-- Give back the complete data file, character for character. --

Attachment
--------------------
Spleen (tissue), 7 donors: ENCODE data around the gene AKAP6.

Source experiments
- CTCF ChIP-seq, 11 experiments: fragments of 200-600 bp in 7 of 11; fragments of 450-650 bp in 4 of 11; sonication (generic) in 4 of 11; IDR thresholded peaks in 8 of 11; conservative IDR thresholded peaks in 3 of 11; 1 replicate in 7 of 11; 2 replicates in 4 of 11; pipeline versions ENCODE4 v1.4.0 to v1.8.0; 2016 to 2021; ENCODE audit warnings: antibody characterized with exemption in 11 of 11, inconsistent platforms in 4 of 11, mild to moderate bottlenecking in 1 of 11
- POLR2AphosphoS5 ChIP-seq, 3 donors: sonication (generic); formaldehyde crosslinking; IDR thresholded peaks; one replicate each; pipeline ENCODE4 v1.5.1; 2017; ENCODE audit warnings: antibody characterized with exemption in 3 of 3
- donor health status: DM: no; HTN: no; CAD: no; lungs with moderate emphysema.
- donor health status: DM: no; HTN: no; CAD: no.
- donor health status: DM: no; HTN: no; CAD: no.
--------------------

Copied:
Spleen (tissue), 7 donors: ENCODE data around the gene AKAP6.

Source experiments
- CTCF ChIP-seq, 11 experiments: fragments of 200-600 bp in 7 of 11; fragments of 450-650 bp in 4 of 11; sonication (generic) in 4 of 11; IDR thresholded peaks in 8 of 11; conservative IDR thresholded peaks in 3 of 11; 1 replicate in 7 of 11; 2 replicates in 4 of 11; pipeline versions ENCODE4 v1.4.0 to v1.8.0; 2016 to 2021; ENCODE audit warnings: antibody characterized with exemption in 11 of 11, inconsistent platforms in 4 of 11, mild to moderate bottlenecking in 1 of 11
- POLR2AphosphoS5 ChIP-seq, 3 donors: sonication (generic); formaldehyde crosslinking; IDR thresholded peaks; one replicate each; pipeline ENCODE4 v1.5.1; 2017; ENCODE audit warnings: antibody characterized with exemption in 3 of 3
- donor health status: DM: no; HTN: no; CAD: no; lungs with moderate emphysema.
- donor health status: DM: no; HTN: no; CAD: no.
- donor health status: DM: no; HTN: no; CAD: no.